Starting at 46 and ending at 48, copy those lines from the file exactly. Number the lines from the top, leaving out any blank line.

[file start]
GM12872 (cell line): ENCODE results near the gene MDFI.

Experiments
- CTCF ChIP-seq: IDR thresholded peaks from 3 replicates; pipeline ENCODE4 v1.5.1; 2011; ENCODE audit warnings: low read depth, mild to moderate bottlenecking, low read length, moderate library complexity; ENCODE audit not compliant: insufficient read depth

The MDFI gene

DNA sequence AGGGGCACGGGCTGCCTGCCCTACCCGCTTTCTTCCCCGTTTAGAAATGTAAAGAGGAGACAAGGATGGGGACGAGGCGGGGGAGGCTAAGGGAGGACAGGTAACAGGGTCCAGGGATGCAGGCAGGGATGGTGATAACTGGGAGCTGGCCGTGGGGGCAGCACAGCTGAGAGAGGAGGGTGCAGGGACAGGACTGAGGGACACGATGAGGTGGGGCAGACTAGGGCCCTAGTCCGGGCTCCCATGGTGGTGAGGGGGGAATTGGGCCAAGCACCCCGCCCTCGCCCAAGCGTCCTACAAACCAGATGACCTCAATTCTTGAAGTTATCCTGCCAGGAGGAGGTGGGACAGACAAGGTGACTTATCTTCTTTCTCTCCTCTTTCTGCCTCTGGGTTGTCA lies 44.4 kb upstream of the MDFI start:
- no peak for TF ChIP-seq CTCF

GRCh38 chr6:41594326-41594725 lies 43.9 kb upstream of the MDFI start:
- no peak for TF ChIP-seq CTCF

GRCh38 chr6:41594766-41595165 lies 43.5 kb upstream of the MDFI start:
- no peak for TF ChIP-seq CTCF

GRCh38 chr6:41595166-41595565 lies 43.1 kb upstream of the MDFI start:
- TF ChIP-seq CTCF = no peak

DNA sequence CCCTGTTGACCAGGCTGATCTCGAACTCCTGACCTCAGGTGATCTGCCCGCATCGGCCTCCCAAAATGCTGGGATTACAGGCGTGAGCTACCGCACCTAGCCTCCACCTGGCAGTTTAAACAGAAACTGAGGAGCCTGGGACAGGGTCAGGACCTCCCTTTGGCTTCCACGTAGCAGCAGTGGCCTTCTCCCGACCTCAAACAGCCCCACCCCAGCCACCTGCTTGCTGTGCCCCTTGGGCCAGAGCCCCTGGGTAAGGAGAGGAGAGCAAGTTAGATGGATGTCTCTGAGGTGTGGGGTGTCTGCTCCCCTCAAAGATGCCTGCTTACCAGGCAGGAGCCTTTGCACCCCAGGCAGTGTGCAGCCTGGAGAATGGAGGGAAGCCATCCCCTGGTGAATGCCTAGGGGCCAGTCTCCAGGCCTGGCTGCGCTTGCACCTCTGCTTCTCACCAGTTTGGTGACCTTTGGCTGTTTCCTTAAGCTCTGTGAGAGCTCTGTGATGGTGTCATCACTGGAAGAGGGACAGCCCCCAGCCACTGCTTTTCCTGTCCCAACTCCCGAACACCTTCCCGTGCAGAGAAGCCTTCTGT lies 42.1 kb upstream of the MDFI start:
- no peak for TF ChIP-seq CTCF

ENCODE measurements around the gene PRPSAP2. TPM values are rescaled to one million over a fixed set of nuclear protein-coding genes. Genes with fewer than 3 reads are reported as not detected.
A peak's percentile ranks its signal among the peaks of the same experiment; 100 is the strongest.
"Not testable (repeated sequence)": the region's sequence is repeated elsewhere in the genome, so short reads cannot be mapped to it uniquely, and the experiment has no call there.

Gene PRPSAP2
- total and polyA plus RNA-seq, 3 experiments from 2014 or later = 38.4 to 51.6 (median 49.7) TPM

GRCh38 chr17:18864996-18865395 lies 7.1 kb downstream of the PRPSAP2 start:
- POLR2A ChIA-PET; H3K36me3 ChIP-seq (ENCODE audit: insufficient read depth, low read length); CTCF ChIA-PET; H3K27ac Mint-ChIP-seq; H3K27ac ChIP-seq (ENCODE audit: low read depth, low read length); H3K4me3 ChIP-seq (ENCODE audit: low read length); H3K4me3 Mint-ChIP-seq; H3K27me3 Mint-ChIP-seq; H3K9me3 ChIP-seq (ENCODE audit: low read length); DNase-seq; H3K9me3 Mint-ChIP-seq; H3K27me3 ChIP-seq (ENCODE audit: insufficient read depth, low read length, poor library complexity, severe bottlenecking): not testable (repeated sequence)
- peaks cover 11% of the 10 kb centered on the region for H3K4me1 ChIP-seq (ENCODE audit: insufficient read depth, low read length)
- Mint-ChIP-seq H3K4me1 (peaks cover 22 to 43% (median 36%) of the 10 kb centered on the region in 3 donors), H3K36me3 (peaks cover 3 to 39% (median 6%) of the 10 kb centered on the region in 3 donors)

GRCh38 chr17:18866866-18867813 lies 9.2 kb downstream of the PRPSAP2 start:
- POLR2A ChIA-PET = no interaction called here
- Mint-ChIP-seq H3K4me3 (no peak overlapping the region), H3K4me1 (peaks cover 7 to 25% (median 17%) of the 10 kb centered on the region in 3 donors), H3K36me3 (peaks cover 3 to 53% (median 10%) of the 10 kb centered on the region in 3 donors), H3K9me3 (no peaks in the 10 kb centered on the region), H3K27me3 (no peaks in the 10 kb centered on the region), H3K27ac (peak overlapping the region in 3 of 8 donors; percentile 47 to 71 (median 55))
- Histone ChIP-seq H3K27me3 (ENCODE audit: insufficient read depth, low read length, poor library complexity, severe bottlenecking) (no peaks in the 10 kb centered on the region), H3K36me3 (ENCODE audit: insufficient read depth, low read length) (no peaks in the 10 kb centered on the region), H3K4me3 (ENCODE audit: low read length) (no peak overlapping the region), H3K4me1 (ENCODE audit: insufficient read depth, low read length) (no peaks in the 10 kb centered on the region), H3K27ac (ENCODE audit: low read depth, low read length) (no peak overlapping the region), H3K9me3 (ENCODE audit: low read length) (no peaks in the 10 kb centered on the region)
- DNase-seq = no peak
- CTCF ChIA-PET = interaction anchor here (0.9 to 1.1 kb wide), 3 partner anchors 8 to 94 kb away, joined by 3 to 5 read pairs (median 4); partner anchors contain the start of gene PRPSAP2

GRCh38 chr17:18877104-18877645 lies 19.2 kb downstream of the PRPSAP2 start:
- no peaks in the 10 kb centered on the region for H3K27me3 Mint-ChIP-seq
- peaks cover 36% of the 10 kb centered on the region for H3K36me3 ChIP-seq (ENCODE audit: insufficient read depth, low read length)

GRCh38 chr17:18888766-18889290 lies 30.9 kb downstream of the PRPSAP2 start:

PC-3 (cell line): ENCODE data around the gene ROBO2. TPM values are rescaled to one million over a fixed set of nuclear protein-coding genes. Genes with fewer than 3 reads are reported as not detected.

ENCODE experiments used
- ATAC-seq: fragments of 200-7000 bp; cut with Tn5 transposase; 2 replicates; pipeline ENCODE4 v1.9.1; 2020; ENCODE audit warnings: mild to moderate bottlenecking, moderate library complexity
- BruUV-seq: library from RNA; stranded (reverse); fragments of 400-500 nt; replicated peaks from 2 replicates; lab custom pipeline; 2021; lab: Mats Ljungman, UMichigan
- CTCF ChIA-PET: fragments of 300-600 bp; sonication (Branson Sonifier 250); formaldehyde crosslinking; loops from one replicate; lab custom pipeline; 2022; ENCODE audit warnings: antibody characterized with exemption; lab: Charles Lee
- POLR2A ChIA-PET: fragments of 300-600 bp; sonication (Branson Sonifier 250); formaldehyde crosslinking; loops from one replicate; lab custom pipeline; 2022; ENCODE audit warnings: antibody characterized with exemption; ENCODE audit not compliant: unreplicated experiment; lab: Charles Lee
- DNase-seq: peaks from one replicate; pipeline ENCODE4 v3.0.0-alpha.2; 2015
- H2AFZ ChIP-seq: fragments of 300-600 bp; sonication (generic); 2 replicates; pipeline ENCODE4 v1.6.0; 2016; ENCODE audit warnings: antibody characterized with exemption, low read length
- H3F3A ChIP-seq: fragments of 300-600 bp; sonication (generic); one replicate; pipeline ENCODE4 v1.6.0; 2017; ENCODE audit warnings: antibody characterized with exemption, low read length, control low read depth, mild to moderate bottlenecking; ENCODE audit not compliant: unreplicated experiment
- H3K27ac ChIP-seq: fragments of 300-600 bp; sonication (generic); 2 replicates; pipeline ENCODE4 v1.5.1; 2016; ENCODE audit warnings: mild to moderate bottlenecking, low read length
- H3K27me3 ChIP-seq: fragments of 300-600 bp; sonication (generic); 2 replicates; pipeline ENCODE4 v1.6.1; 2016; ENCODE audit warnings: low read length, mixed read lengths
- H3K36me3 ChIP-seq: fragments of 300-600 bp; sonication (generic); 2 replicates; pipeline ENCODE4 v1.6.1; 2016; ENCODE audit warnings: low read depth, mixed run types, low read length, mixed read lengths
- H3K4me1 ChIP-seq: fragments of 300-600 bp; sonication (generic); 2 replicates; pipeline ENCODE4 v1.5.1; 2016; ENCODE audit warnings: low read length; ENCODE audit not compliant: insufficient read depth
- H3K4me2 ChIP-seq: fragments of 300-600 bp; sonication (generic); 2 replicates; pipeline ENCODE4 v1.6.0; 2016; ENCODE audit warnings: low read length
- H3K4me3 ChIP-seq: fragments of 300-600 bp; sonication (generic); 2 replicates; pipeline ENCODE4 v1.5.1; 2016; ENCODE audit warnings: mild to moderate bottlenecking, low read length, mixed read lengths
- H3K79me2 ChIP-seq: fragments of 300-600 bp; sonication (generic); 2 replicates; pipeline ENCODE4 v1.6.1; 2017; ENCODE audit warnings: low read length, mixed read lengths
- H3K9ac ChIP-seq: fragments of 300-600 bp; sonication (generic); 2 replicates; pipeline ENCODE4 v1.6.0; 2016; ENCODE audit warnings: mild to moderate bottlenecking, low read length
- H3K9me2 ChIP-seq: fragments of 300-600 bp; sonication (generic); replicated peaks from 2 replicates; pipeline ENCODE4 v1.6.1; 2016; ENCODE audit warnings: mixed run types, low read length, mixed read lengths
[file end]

- H3K4me1 ChIP-seq: fragments of 300-600 bp; sonication (generic); 2 replicates; pipeline ENCODE4 v1.5.1; 2016; ENCODE audit warnings: low read length; ENCODE audit not compliant: insufficient read depth
- H3K4me2 ChIP-seq: fragments of 300-600 bp; sonication (generic); 2 replicates; pipeline ENCODE4 v1.6.0; 2016; ENCODE audit warnings: low read length
- H3K4me3 ChIP-seq: fragments of 300-600 bp; sonication (generic); 2 replicates; pipeline ENCODE4 v1.5.1; 2016; ENCODE audit warnings: mild to moderate bottlenecking, low read length, mixed read lengths